Lung Cancer Survivors On Long Island Rave About Immunotherapy, Which Doctors Say Is Akin To A Cure For Some
MINEOLA, N.Y. (CBSNewYork) -- There was an inspiring gathering Monday on Long Island. Survivors of lung cancer celebrated life.
Once thought to be incurable, advances in treatment are granting years of quality life, and, in some cases, patients are now cancer free, CBS2's Carolyn Gusoff reported.
Bells tolled to celebrate life, including the life of 55-year-old Christina Lamarca, who remembered her heart-stopping prognosis with stage 4 lung cancer.
"They basically gave me three months to live," Lamarca said.
That was five years ago. She then enrolled in a clinical trial of immunotherapy at NYU Perlmutter Cancer Center and has lived to meet her grandchildren.
"Life is worth living for. I'm going to keep going. I ain't going anywhere," Lamarca said.
Janeen Johnson-Gallo, a mother of five, also received a hopeless diagnosis.
"In the back of my mind, it was oh my God, it's a sentence for me," Johnson-Gallo said.
She, too, has been on breakthrough therapies. Ten trial participants gathered in Mineola as living proof that those with advanced lung cancer, the most lethal of all cancers, can survive.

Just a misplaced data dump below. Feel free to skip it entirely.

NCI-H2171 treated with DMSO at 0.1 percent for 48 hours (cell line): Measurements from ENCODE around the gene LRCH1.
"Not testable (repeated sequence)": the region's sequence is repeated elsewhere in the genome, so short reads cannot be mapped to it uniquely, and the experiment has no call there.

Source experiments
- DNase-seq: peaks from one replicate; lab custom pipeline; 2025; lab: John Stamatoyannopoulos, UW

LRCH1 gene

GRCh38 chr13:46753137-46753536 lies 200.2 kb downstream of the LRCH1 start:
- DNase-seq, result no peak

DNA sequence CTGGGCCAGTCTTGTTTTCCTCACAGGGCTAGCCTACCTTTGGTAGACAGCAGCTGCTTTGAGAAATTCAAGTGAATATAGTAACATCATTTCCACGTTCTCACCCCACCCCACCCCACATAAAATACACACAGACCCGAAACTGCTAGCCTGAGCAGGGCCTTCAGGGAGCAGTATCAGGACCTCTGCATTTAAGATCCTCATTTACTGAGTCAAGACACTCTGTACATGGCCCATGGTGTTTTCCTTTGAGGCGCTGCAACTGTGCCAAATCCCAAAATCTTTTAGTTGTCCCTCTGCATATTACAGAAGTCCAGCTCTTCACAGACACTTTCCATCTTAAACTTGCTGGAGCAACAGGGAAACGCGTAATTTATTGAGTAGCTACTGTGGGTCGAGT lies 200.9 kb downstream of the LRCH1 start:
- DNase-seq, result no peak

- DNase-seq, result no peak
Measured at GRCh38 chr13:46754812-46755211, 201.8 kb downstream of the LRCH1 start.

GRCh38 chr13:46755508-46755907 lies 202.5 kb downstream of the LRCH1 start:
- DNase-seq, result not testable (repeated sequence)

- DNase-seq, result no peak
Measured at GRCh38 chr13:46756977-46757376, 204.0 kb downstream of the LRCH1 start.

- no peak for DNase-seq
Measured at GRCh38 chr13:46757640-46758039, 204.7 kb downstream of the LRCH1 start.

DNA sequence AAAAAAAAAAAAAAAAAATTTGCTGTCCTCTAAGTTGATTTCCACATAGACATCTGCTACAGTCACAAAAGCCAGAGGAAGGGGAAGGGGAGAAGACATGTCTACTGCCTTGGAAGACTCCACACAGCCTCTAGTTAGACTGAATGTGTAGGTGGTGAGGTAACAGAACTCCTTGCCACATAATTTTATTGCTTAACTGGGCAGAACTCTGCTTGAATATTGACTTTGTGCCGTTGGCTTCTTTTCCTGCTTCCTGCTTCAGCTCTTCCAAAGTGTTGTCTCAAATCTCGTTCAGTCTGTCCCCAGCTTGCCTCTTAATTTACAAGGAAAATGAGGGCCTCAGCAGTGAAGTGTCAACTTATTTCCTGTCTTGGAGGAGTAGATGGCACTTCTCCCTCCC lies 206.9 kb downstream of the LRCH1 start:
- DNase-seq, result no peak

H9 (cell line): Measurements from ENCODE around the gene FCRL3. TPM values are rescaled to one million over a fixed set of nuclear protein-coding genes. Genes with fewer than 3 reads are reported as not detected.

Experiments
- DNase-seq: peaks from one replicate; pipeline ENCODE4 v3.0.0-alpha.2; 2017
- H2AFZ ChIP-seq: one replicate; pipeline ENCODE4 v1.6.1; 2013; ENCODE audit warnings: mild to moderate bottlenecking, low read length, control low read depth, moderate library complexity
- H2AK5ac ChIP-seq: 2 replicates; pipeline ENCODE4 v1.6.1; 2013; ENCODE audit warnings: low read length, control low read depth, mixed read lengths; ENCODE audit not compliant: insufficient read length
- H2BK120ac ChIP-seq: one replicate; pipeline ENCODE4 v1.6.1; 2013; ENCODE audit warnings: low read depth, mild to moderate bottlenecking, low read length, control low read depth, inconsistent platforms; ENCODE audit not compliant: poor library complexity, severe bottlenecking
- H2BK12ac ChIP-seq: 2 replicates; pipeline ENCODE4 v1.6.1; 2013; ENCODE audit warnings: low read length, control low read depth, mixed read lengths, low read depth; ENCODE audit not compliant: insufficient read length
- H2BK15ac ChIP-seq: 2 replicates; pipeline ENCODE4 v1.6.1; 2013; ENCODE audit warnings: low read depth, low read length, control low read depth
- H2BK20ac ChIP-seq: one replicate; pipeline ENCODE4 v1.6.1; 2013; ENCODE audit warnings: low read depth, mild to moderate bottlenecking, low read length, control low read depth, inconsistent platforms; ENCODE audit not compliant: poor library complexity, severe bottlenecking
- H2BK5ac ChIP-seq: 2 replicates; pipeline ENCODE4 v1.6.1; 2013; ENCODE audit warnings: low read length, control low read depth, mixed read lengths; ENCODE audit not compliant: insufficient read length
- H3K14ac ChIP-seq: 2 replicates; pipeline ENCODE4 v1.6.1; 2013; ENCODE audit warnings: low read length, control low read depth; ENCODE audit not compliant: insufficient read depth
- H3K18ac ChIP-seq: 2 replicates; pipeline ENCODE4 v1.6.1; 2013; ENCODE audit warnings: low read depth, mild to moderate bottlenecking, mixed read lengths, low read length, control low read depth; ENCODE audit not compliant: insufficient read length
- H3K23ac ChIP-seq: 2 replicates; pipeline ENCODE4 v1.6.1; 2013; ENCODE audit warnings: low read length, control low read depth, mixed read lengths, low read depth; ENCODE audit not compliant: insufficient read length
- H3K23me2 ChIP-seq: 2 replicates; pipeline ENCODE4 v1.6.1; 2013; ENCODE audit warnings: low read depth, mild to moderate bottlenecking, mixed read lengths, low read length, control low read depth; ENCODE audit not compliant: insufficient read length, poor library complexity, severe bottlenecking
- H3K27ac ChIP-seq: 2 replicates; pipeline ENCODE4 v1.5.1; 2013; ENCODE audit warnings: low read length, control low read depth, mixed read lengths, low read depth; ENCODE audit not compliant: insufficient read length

"We have many such patients that are here today that were presented, essentially, with a death sentence," said Perlmutter Cancer Center's Dr. Jeffrey Schneider.
Immunotherapy is an antibody.
"Treatments that enable the body's own immune system to recognize a cancer and eradicate it. So, we are really just enabling our own defense as opposed to pushing poisons to kill cancer," Schneider said.
Lung cancer is the leading cancer killer in the U.S., with a quarter of a million Americans diagnosed each year. Immunotherapy is increasing survival more than five years.
Frank Crescenzi, one of the first in at the trial, is going on 11 years, a gift of time to watch his grandchildren grow up.
"That's a big thing, that's big," Crescenzi said.
"It's a miracle," his wife, Nancy, added.
Immunotherapy doesn't work for everyone, but doctors say in 20% of cases, it is akin to a cure. The other 80% can try a second generation of treatment.
"Here I am, ringing the bell, very hopeful about the future," Johnson-Gallo said.
They celebrated life and the health care workers making it possible.
Immunotherapy is now an approved lung cancer treatment, and patients no longer have to be enrolled in a clinical trial to receive the treatment.
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